So maybe that’s the hope to which we are called this Advent.  The hope that we might keep awake to all the places in this world where brave people are shining light into the darkness and calling us to keep awake. Jesus said, “Keep awake.”  Using language from the Black Lives Matter movement, Jesus is asking us to “Get woke.  To stay woke.”

Harrassment and racism and shady political dealings are not new.  Calling it out, being believed and getting a response – that feels new.  That feels like light. That feels like hope.

We all have that “junk drawer” at home, that spare room or that space under the bed that we know is a mess in need of a major cleaning and reorganization.  Each time we get a glimpse, we are overwhelmed at the task before us, so we close the drawer, we shut the door, we push the mess further under the bed, out of sight.

Shining the light doesn’t make the mess.  The mess has been there. We know that.  We made the mess in the first place!  Shining the light only helps us to see the mess – a necessary and difficult step toward the cleaning and restoration to rightness.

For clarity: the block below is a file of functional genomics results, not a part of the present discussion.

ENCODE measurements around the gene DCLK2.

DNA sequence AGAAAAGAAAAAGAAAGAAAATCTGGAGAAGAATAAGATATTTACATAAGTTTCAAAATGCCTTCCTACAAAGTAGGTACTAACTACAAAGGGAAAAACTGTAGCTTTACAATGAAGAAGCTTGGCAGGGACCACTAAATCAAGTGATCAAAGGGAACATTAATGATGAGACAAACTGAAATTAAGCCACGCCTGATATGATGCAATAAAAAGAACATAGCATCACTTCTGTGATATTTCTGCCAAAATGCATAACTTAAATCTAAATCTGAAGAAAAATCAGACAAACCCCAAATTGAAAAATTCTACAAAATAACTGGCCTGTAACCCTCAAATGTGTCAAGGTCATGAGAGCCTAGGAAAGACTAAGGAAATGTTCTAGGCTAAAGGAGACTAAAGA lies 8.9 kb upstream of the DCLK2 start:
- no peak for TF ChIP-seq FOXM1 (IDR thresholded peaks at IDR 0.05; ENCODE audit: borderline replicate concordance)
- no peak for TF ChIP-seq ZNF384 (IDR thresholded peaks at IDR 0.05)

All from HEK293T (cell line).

Perhaps Advent invites us to bring a light into our lives that will force us to see the world as God sees it.  Helping us to see what is good and right and joyful, and also to see what is out of order, what is broken, what is unjust and unmerciful, to see what needs reckoning and restoration.

Keep awake, Jesus tells us.  Keep awake even when we’d rather close our eyes and take a nap until it’s over.  Keep awake and keep watch even we’d rather look away.

In her article, “The 7 stages of white people getting woke,” writer Jamie Varon suggests the final step, Stage 7 is “Dream.”  She writes, “Eventually, you realize (and hope) that America's consciousness is evolving. There's a light in the distance. You can’t focus only on the negative, otherwise it'll swallow you whole. So, you stay aware, check your privilege, and keep your anger productive. Above all, you remember to hope for something better, to believe it can happen. Change isn't happening all at once, but it is happening. 

Keep awake.  That is the work we are offered this Advent season.  And those who are waking us up, those who are courageously shining the light where there is darkness needing to be shattered?  They are our Advent Hope.

Keep awake.  Stay woke.  Be our Advent hope.



© 2017 The Reverend Jeffrey W. Mello

1. Isa 64: 7-7

2. Mark 13: 35-37

3. Noorudean Chowdry, “Successful actress Meghan Markle to wed former soldier”  accessed 11/30/2017